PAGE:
January 4, 2011
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Ignorance and incompetence are underappreciated. There may be a lot to say for training, knowledge, and expertise, but with so much emphasis being placed on acquiring more and more knowledge (especially by those in the knowledge-peddling business) a dose of ignorance these days can offer incredible value.
I first realized that the value of knowledge was overinflated when I was an aspiring teenage bass player in Ohio. I took lessons with a number of well-known university-level double bass instructors. These instructors were all brilliant, no doubt about it. They had all devoted their lives to the art and technique of playing the bass. They had published books and articles, they had formulated theories and methods, and they had all analyzed bass playing to an extraordinary level. Whenever I had a lesson with one of these superstar teachers, I was mesmerized by their knowledge of the double bass.
Unfortunately, since all I could think about was how brilliant they all were, I didn’t get any better myself. I could never imagine myself doing all the many technical feats that they described in minute detail. I felt stupid when I dared to practice for my next lesson, for in the presence of such great teachers I felt like I was nothing. I only practiced to avoid quaking in my boots with shame for not having done so. In my heart, I felt practicing was pointless, for no matter how much I practiced, I knew these teachers would find, and carefully point out, every little error I was making.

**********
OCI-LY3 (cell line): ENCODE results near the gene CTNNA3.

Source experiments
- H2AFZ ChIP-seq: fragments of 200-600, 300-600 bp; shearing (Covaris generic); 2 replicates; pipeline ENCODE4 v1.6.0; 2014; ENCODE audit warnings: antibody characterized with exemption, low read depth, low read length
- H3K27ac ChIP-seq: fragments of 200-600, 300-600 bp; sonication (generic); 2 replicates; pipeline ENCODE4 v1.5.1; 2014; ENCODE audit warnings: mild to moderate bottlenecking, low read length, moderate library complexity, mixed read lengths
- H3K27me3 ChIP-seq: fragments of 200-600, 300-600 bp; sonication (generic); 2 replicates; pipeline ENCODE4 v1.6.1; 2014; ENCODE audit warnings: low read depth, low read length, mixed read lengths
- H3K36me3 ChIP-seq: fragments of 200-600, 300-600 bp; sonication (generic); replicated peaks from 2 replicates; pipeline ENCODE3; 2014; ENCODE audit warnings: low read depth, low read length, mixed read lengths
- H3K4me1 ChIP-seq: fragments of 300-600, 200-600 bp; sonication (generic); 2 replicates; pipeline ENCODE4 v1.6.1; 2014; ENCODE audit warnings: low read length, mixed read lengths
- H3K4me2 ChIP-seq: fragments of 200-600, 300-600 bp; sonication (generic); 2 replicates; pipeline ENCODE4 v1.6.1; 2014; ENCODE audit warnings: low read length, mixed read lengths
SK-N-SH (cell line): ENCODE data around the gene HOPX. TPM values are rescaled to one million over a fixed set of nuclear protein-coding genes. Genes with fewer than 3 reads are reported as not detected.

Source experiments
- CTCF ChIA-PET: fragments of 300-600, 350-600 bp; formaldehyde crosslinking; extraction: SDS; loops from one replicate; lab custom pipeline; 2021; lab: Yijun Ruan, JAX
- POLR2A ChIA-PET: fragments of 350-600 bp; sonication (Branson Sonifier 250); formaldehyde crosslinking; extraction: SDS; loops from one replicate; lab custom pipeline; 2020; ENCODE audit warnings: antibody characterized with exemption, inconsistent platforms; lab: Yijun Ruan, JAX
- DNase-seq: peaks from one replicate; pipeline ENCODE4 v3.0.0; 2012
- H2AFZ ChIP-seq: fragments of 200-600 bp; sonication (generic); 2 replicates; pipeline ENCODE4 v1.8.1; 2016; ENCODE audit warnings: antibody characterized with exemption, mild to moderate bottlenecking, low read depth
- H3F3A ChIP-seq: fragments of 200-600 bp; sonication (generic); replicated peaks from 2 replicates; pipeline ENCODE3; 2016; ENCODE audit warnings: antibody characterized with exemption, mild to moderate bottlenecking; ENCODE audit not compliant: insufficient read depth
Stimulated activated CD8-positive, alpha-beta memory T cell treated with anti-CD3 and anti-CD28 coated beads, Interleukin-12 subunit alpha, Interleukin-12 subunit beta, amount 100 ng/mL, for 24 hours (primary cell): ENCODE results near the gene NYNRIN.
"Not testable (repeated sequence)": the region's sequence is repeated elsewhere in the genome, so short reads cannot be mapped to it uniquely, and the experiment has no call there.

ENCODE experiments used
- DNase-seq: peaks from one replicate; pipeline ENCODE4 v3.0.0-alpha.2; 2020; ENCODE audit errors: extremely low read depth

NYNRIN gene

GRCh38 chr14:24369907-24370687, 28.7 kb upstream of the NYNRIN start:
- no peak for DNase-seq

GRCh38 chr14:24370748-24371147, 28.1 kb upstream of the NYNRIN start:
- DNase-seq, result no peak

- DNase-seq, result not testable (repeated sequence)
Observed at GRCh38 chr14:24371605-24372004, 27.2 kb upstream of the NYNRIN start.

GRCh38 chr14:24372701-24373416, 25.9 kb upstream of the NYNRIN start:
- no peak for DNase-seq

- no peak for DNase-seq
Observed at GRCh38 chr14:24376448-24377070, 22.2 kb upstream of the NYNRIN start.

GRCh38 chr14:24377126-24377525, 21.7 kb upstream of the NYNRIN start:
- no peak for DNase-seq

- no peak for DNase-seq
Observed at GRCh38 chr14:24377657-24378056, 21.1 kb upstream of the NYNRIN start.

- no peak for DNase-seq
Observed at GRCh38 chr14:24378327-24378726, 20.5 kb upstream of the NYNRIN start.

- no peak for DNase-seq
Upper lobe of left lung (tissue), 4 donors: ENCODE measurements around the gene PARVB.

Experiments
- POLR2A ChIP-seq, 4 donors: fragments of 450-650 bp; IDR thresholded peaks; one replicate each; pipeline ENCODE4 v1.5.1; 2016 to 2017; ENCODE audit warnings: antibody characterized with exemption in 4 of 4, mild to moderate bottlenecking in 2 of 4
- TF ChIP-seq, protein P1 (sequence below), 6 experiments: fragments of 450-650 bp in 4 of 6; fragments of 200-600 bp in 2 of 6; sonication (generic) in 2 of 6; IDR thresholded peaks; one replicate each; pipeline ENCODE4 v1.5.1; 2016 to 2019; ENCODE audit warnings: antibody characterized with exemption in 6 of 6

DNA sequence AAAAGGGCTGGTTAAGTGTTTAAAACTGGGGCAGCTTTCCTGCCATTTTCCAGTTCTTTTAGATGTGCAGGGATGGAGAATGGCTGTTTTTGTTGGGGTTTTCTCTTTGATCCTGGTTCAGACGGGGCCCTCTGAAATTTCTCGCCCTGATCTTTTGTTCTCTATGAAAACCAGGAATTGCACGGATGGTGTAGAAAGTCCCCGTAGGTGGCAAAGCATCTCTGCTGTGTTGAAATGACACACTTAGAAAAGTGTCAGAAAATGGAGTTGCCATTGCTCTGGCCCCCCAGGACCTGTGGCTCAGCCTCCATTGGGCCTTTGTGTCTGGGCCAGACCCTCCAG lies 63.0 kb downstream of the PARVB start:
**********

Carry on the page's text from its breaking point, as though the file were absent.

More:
I also knew that they would then offer ever more suggestions for improvement, far more than a mere mortal like me could ever hope to comprehend or implement. There were so many things I didn’t know how to do, it all seemed hopeless. I felt that I could never play at their level, no matter how hard I might try. So I didn’t try. My one solace was I was able to say that I was studying, however pointlessly, with some truly brilliant teachers.
The result? I became just another average high school bass player.
When I graduated high school, I wound up taking lessons with a fellow who I knew as “Uncle Bob.” Uncle Bob played the bass in the Boston Symphony. He had a reputation for turning out quite a few highly successful bass players. He had a very liberal policy about who he would accept as a student, so despite my mediocre audition, I found myself studying with him.
I assumed that lessons with Uncle Bob would be similar to my experiences with my previous double bass instructors.
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